Generational Marketing and the Millennial Mindset

Stijn Hendrikse
Stijn Hendrikse
11 December 2014 Business Insights

There’s a disconnect in how businesses communicate and market to their customers today. This disconnect in generational marketing, could be killing their profits without them even knowing it.

Before I get started I want to clarify some generational marketing and generational characteristics. Generational Marketing is defined as the approach to product development, Customer Relations Management (CRM), communication and marketing that recognizes generation as archetypes; a model of which all things are considered of the same type, copy or representation.

  • Baby Boomers (1946–1964)
    • Characteristics: Experimental, individualist, free-spirited, self-believing, self-fulfillment, self-improvement, rejection or redefinition of traditional values.
    • Influenced by: The rise of television, the assassinations of JFK and MLK, the Civil Rights Movement, the Beatles, the Vietnam War, the Apollo moon landing, and Woodstock.
  • Generation X (1965–1979)
    • Characteristics: Rebellious, independent, entrepreneurial, anti-establishment, skeptical, ecologically-minded, anti-consumerist, short attention spans, multi-career minded.
    • Influenced by: Watergate, the 1970s oil shocks, the Iran hostage crisis, rising divorce rates, the rise of personal computers, AIDS, and grunge music.
  • Generation Y (1980–1994)
    • Also known as Millennials.
    • Characteristics: Style conscious, tech savvy, wealthier at a younger age, independent, socially and environmentally aware, pro-community, multicultural, pro gender equality.
    • Influenced by: The fall of the Berlin Wall, the birth of the internet, the dotcom boom and bust, 9/11, social media growth, and the rebirth of pop culture.
  • Generation Z (1995–Present)
    • Also known as the Net Generation.
    • Characteristics: Internet and technologically savvy, brand conscious, community-minded, multicultural, pro equality.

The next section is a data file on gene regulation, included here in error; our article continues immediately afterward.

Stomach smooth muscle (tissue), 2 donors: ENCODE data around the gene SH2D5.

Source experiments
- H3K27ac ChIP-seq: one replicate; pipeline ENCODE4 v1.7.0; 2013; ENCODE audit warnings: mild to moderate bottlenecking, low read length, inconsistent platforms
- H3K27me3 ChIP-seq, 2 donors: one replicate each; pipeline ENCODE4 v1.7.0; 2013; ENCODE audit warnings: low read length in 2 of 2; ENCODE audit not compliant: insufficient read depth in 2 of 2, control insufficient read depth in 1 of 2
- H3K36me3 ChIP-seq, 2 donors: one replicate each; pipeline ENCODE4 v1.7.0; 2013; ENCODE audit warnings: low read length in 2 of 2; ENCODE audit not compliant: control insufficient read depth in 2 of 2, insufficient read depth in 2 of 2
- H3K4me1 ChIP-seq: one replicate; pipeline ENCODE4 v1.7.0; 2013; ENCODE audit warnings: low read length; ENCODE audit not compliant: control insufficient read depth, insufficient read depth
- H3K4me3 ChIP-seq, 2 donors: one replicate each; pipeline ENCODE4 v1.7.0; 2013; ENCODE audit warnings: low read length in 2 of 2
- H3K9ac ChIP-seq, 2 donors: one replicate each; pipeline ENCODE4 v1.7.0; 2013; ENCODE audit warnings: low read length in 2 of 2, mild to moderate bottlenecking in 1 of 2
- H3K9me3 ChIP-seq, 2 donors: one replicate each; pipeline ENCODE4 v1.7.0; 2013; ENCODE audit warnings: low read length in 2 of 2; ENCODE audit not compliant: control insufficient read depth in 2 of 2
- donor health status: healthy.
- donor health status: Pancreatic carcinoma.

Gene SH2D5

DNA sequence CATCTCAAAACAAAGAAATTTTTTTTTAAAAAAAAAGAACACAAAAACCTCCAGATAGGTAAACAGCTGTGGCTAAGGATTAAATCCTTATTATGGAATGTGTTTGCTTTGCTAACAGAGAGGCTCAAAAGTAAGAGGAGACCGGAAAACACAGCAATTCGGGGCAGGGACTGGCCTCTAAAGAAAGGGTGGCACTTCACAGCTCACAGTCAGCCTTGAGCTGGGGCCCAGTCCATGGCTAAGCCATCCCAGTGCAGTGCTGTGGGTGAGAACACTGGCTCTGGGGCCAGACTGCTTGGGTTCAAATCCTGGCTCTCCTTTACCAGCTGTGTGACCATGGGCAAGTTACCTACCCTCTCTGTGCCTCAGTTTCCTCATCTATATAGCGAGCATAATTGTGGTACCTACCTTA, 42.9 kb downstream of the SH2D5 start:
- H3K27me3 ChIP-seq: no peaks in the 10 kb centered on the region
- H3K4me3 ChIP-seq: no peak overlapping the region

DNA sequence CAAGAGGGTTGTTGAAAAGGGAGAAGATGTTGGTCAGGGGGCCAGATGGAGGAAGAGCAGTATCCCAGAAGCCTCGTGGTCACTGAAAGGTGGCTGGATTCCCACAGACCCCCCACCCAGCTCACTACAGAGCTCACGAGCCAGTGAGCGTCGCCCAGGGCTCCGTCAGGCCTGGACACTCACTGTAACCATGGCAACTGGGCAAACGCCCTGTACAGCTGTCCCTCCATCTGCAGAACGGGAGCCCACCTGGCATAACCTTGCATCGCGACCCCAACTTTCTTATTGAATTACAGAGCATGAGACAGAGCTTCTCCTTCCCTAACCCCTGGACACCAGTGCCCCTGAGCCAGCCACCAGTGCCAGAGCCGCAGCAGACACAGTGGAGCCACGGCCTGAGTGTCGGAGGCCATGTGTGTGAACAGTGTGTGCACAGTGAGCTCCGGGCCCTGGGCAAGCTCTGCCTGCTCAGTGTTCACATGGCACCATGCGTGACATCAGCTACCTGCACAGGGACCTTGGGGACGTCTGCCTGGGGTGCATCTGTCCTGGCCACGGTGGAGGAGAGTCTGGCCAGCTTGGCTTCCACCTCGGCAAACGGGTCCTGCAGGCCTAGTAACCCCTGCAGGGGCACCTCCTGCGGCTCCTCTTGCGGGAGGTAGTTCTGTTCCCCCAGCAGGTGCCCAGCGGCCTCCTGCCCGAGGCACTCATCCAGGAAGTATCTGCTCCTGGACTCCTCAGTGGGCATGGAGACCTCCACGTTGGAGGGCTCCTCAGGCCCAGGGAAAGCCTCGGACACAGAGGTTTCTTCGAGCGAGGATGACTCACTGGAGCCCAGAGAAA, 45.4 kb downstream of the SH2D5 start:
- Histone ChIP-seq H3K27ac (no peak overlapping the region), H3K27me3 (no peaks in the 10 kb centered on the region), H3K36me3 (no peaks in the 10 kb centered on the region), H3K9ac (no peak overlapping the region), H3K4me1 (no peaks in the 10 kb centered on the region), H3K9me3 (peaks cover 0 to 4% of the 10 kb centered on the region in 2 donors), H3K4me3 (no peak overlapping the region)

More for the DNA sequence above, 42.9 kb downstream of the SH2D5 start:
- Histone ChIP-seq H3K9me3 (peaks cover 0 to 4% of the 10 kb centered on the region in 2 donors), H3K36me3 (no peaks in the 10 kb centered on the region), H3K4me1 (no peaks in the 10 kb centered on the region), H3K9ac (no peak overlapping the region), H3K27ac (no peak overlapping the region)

• Influenced by: the explosion of social media, the War on Terror, growth in mobile technology, the Bush Administration, the Obama election, and Reality TV.

In a late 2013 Forrester Research survey, participants in different age groups were asked if they prefer online customer service or talking with a service representative by phone. Generation Y was the largest group to favor online communications, at 44 percent, followed by the Generation Z at 41 percent and then Generation X at 39 percent. By comparison, only 27 percent of Baby Boomers said they preferred online communications for customer service. Even so, the phone is still widely seen among many small businesses and service providers as the most important channel for all customer interaction. This is where the big disconnect happens. A large percentage of people, aside from the Baby Boomers want to text and type though most small businesses want to communicate by phone. The small businesses failing to recognize this may be missing out on 44 percent of your younger customer base, but what should they do about it?

The answer? Start developing an omni-channel communications strategy. Omni-channel communication is the conversations between businesses and their customers that flows freely in both directions across multiple channels. The benefits of having multiple channels is obvious. Giving customers multiple options for connecting to a company: by phone, on Twitter & Facebook, through Web chats, e-mail, instant messages, and even text messages means more communication. More communication means more business, which can translate into more sales and higher profits.